At the place I work for, we like to offer a cup of coffe and some biscuits to our customers when they come to visit our place. The machine used for this task is a sturdy Nespresso professional ES100. We also take the it to fair trades or expositions. I am not very fond in coffee, I am part of the tea team but the knob that operates the tap for hot water/steam was missing long time ago. The back of a spoon was used as temporary solution until we could order a replacement. By the time we tried it was already discontinued.
Alone as I was in my quest for a decent cup-o-tea at work, I was starting to get frustrated after the tenth page of google search for the replacement (yes, there is more than just one page!). A decision was made; the design and build had to be made by myself.
The original knob was made of injected plastic and the torque to make it work was very little. Nothing fancy was needed and a printed PLA knob was more than enough. I was thinking to design and print one white PLA prototype to see if the measurements were correct and then print it in black “stylish posh” color to blend in and give it a finish to look like a new one. Measurements of the hole were taken from pictures with just a caliper and ruler. The design was completely made in Solidworks. PLA may shrink a bit after printing so no tolerances were considered during the design. The part was easy enough to design it with OpenScad but it was decided to add a customized logo on the end of the knob and I am not familiar enough with the software (Is it possible to do it in OpenScad?)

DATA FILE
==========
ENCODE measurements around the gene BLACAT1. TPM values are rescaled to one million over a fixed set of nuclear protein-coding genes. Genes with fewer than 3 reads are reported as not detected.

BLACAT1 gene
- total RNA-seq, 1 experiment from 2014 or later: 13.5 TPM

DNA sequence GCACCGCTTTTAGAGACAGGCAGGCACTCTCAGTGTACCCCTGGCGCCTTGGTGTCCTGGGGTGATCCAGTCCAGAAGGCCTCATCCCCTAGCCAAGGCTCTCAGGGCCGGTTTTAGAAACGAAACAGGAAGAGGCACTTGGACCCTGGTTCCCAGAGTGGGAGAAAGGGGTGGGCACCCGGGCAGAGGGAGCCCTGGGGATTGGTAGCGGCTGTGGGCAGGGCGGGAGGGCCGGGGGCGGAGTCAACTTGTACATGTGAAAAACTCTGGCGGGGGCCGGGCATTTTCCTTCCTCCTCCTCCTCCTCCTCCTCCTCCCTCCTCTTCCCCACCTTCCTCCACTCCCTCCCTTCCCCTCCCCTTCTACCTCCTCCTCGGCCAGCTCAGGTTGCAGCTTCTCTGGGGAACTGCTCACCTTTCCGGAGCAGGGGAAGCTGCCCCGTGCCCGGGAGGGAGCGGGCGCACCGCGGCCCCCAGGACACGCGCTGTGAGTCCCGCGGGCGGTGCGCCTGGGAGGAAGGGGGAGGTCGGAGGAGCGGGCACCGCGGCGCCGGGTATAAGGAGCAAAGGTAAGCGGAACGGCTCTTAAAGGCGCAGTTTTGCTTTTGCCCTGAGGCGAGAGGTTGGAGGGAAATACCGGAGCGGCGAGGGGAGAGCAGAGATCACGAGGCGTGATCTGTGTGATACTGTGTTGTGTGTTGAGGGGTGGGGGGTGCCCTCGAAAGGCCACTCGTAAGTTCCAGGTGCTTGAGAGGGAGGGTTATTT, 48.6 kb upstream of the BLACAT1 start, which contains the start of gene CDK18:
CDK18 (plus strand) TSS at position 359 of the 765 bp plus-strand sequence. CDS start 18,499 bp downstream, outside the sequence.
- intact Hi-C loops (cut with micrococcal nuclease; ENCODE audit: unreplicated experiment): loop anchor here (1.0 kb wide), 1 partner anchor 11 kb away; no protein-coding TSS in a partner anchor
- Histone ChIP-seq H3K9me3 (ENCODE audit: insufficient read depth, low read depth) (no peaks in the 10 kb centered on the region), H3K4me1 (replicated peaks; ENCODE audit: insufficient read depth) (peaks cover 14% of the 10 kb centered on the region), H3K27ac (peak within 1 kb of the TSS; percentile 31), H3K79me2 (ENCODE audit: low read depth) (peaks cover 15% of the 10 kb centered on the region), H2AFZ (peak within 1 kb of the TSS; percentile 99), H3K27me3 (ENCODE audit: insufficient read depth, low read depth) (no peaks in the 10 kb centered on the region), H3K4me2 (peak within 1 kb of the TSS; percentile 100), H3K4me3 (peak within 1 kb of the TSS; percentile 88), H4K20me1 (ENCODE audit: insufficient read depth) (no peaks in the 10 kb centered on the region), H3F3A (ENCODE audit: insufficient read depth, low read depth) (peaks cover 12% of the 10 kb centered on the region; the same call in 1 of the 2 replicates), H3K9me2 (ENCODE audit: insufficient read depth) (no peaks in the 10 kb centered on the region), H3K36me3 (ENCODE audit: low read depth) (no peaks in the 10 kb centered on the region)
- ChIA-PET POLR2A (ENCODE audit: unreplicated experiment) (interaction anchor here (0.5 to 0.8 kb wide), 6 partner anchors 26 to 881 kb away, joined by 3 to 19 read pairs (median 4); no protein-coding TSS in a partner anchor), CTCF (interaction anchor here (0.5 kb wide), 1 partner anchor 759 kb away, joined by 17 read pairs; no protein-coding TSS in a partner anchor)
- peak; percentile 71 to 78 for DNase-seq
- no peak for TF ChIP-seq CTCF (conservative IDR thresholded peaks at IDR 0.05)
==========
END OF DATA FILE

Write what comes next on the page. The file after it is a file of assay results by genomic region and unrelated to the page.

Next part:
After roughly an hour of printing with 20% infill, 0.3 mm layer height and 5 minutes for some minor details, the prototype was ready. The finishing touch was painting the logo with a black marker. The piece fitted the first time. It was just small enough to enter into the compartment but big enough to stay in place due to friction.
Sometimes you are lucky and get it just right the first time and this was the case. Not only it fitted properly, it also worked! There was no mechanical tension at all in the part so the “make it work before make it look good” was really easy.
My boss liked so much the solution we came with that he did not want to print a new one, so in the end the first prototype was the final part. Now my boss can show his company logo to customers and I can drink tea without having to MacGyver a knob with the back of a spoon. A new print is planned in the future because the line surrounding the logo is slowly falling off. For now, we are happy with the results and more importantly, my boss accepted the solution the very first time.